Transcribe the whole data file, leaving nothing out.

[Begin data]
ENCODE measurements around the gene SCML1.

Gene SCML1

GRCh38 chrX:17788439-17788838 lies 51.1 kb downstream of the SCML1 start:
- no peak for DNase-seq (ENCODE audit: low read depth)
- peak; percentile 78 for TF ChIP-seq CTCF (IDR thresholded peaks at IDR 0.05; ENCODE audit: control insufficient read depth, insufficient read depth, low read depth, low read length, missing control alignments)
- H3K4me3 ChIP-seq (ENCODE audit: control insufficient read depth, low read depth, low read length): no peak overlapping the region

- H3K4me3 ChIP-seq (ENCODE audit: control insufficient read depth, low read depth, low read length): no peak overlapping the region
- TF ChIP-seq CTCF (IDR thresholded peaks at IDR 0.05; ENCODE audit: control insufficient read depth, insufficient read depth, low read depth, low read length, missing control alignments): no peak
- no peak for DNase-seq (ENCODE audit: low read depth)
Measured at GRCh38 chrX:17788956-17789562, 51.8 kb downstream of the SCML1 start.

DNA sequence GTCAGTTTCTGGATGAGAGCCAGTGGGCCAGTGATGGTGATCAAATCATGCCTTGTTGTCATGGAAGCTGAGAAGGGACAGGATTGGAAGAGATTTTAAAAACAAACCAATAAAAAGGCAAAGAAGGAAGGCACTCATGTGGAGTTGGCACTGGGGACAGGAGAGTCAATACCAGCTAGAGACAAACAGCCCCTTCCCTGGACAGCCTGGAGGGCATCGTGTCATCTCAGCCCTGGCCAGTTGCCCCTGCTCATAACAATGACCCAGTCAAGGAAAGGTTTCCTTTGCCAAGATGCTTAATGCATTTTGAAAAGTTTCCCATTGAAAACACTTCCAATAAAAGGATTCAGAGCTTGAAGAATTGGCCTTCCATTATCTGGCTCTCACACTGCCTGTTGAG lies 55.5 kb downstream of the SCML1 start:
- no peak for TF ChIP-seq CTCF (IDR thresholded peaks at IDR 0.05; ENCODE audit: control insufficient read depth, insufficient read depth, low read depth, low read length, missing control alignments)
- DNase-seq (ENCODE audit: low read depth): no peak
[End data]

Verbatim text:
ENCODE measurements around the gene SCML1.

Gene SCML1

GRCh38 chrX:17788439-17788838 lies 51.1 kb downstream of the SCML1 start:
- no peak for DNase-seq (ENCODE audit: low read depth)
- peak; percentile 78 for TF ChIP-seq CTCF (IDR thresholded peaks at IDR 0.05; ENCODE audit: control insufficient read depth, insufficient read depth, low read depth, low read length, missing control alignments)
- H3K4me3 ChIP-seq (ENCODE audit: control insufficient read depth, low read depth, low read length): no peak overlapping the region

- H3K4me3 ChIP-seq (ENCODE audit: control insufficient read depth, low read depth, low read length): no peak overlapping the region
- TF ChIP-seq CTCF (IDR thresholded peaks at IDR 0.05; ENCODE audit: control insufficient read depth, insufficient read depth, low read depth, low read length, missing control alignments): no peak
- no peak for DNase-seq (ENCODE audit: low read depth)
Measured at GRCh38 chrX:17788956-17789562, 51.8 kb downstream of the SCML1 start.

DNA sequence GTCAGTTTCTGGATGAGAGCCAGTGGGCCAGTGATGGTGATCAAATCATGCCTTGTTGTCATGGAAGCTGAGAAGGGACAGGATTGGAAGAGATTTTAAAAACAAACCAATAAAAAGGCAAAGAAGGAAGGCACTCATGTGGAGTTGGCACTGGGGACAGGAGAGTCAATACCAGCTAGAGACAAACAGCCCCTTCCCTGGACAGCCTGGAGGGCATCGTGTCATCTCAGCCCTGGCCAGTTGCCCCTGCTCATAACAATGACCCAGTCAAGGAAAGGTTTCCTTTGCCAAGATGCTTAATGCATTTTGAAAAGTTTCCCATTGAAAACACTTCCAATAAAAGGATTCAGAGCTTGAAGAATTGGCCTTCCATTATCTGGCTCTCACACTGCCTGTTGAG lies 55.5 kb downstream of the SCML1 start:
- no peak for TF ChIP-seq CTCF (IDR thresholded peaks at IDR 0.05; ENCODE audit: control insufficient read depth, insufficient read depth, low read depth, low read length, missing control alignments)
- DNase-seq (ENCODE audit: low read depth): no peak